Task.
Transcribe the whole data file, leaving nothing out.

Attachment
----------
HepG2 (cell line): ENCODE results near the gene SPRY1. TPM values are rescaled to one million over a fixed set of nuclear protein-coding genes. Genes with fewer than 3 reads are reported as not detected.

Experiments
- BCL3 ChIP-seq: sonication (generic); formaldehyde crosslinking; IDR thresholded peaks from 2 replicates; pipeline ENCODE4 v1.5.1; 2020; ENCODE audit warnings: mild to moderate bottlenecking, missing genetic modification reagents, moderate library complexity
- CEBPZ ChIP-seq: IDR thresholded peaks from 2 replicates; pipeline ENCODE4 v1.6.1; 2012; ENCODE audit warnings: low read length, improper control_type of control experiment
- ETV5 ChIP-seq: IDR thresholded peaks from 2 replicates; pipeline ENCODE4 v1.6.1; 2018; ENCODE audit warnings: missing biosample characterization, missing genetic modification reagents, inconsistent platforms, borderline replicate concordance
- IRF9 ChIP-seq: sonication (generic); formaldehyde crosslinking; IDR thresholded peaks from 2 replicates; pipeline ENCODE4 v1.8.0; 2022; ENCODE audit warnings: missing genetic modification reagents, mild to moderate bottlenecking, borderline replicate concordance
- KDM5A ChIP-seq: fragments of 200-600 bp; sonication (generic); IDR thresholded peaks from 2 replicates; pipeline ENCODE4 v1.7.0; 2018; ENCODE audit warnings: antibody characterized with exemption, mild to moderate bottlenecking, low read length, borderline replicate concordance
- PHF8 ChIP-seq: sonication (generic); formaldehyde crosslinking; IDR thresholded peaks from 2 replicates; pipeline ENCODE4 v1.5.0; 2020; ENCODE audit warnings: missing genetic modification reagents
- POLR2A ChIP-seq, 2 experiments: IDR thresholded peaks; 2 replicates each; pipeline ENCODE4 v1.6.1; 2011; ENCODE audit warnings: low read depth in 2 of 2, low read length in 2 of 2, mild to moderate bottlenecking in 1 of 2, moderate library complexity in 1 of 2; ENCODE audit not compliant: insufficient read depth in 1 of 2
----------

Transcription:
HepG2 (cell line): ENCODE results near the gene SPRY1. TPM values are rescaled to one million over a fixed set of nuclear protein-coding genes. Genes with fewer than 3 reads are reported as not detected.

Experiments
- BCL3 ChIP-seq: sonication (generic); formaldehyde crosslinking; IDR thresholded peaks from 2 replicates; pipeline ENCODE4 v1.5.1; 2020; ENCODE audit warnings: mild to moderate bottlenecking, missing genetic modification reagents, moderate library complexity
- CEBPZ ChIP-seq: IDR thresholded peaks from 2 replicates; pipeline ENCODE4 v1.6.1; 2012; ENCODE audit warnings: low read length, improper control_type of control experiment
- ETV5 ChIP-seq: IDR thresholded peaks from 2 replicates; pipeline ENCODE4 v1.6.1; 2018; ENCODE audit warnings: missing biosample characterization, missing genetic modification reagents, inconsistent platforms, borderline replicate concordance
- IRF9 ChIP-seq: sonication (generic); formaldehyde crosslinking; IDR thresholded peaks from 2 replicates; pipeline ENCODE4 v1.8.0; 2022; ENCODE audit warnings: missing genetic modification reagents, mild to moderate bottlenecking, borderline replicate concordance
- KDM5A ChIP-seq: fragments of 200-600 bp; sonication (generic); IDR thresholded peaks from 2 replicates; pipeline ENCODE4 v1.7.0; 2018; ENCODE audit warnings: antibody characterized with exemption, mild to moderate bottlenecking, low read length, borderline replicate concordance
- PHF8 ChIP-seq: sonication (generic); formaldehyde crosslinking; IDR thresholded peaks from 2 replicates; pipeline ENCODE4 v1.5.0; 2020; ENCODE audit warnings: missing genetic modification reagents
- POLR2A ChIP-seq, 2 experiments: IDR thresholded peaks; 2 replicates each; pipeline ENCODE4 v1.6.1; 2011; ENCODE audit warnings: low read depth in 2 of 2, low read length in 2 of 2, mild to moderate bottlenecking in 1 of 2, moderate library complexity in 1 of 2; ENCODE audit not compliant: insufficient read depth in 1 of 2